Nanocrystals may replace traditional hard drives for data storage
Nano-sized crystals of salt encoded with data using light from a laser could be the next data storage technology of choice.
Physicists from the Faculty of Sciences have demonstrated a novel and energy-efficient approach to storing data using light.
Research shows that fluorescent nanocrystals could represent a promising alternative to traditional hard drive solid-state drive data storage or Blu-ray discs.
In the project led by Dr Nick Riesen, scientists have demonstrated rewritable data storage in crystals that are 100s of times smaller than that visible with the human eye.
“With the use of data in society increasing dramatically due to the likes of social media, cloud computing and increased smart phone adoption, existing data storage technologies such as hard drive disks and solid-state storage are fast approaching their limits,” Dr Riesen said.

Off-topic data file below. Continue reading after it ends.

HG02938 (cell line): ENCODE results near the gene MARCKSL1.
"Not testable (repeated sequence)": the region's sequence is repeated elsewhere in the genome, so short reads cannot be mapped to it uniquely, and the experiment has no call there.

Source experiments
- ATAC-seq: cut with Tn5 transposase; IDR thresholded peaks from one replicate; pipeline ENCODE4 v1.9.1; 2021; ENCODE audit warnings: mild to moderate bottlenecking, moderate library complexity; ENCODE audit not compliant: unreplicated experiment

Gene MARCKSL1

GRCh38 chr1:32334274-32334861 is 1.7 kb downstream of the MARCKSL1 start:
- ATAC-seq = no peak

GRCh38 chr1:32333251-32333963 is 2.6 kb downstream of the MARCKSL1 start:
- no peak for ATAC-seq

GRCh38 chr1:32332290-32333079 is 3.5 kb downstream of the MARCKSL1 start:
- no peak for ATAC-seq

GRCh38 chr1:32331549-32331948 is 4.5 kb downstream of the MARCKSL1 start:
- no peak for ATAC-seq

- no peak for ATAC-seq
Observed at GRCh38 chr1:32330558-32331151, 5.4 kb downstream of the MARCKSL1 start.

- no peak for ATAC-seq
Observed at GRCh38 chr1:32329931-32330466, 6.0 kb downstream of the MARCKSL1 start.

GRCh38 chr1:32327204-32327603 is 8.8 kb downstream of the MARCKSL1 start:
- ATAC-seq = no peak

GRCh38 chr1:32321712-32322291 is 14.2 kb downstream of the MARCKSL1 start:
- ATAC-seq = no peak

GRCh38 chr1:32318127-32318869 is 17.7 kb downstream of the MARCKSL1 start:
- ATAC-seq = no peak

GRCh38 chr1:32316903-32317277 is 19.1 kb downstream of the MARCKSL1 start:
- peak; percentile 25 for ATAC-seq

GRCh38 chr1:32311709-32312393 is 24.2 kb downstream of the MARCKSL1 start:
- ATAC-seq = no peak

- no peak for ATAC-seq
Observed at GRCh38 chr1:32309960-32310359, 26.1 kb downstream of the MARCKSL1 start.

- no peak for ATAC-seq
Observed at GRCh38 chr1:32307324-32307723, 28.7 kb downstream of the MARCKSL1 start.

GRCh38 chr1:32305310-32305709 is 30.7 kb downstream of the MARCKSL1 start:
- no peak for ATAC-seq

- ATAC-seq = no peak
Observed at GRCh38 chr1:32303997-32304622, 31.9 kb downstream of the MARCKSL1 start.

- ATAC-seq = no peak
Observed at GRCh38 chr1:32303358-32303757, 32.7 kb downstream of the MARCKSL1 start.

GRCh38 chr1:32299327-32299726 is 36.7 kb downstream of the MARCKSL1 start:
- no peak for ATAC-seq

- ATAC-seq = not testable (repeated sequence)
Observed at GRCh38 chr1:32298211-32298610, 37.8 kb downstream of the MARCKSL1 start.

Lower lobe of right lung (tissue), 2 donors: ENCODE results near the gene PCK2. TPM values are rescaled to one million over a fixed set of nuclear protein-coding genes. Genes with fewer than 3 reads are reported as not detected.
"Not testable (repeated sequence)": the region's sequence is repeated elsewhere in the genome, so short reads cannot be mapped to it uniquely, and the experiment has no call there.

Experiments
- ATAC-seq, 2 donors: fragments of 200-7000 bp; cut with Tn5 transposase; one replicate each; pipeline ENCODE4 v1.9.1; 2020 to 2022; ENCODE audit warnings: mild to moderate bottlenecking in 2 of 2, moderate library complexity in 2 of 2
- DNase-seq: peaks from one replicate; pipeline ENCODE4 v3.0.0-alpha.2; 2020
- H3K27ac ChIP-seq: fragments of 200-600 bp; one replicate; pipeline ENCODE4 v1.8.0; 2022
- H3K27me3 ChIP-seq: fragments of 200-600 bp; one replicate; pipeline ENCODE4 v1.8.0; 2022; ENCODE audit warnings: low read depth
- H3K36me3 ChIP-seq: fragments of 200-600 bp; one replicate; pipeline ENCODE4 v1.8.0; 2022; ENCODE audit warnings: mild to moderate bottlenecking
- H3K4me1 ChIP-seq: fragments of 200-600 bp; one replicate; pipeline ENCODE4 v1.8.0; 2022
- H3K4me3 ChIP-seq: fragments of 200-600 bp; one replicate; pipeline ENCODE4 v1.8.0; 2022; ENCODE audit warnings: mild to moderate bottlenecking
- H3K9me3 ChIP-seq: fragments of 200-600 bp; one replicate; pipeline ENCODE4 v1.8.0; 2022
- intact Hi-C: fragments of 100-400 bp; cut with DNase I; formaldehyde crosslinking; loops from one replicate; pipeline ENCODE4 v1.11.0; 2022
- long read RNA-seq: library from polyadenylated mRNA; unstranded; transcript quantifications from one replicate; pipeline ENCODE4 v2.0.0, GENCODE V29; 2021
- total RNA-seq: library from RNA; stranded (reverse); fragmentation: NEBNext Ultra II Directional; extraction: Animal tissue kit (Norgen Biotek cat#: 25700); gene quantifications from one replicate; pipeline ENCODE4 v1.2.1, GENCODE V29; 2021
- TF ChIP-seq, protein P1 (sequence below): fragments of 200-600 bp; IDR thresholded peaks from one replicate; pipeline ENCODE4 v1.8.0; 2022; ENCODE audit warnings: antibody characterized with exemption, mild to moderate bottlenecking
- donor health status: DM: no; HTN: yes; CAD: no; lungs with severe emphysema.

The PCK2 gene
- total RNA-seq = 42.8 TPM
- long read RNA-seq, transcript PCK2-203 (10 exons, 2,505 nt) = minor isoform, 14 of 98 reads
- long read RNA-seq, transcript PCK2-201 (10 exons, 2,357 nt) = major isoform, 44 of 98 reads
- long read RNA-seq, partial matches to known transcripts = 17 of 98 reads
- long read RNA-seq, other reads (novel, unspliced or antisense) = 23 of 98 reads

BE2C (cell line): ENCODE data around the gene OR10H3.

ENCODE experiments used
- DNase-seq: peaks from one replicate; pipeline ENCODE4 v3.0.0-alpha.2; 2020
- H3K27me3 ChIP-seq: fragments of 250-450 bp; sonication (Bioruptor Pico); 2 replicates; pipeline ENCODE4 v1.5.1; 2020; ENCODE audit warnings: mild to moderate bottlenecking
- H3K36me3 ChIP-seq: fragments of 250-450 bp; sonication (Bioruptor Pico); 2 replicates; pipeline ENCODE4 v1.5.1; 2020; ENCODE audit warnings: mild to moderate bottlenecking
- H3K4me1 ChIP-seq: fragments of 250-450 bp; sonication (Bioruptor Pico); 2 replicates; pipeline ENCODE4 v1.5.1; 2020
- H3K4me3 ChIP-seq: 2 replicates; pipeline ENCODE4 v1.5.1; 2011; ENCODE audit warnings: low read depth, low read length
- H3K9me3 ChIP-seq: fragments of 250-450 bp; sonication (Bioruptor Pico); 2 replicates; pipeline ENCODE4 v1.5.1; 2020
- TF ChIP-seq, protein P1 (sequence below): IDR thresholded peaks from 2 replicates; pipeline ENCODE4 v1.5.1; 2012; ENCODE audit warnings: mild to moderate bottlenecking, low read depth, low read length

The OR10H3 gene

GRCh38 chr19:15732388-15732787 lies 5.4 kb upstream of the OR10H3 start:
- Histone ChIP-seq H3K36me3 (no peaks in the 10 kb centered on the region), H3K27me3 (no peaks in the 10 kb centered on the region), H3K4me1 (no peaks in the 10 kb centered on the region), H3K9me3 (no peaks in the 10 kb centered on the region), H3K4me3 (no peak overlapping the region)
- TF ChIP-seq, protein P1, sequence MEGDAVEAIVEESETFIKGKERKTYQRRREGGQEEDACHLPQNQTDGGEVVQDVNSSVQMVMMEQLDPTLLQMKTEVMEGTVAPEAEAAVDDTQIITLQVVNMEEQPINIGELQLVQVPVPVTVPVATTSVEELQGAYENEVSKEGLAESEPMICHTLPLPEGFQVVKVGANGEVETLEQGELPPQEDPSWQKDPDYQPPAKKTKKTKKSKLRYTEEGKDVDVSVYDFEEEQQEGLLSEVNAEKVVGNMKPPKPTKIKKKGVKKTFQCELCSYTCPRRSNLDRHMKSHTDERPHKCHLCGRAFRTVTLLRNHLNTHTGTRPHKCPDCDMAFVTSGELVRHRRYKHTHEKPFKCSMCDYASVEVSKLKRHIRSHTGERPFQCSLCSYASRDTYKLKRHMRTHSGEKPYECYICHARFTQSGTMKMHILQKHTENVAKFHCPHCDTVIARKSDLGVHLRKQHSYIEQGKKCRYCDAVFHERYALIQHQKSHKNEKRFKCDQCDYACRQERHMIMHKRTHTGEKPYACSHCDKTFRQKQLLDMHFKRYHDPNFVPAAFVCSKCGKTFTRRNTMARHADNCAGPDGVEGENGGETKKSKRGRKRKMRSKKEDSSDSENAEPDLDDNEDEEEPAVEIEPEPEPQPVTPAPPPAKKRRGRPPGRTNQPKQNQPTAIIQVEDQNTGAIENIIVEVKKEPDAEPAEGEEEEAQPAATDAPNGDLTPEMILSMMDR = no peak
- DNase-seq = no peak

About the researchers
- Dr Riesen is a Visiting Fellow at the Institute for Photonics and Advanced Sensing (IPAS). He is also a Research Fellow at the University of South Australia.
- Adelaide scientists involved in this project include PhD candidate Xuanzhao Pan, Dr Yinlan Ruan, Dr Tim (Jiangbo) Zhao and Professor Heike Ebendorff-Heidepriem.
- The project is a collaboration between the University of Adelaide, UniSA and University of New South Wales.
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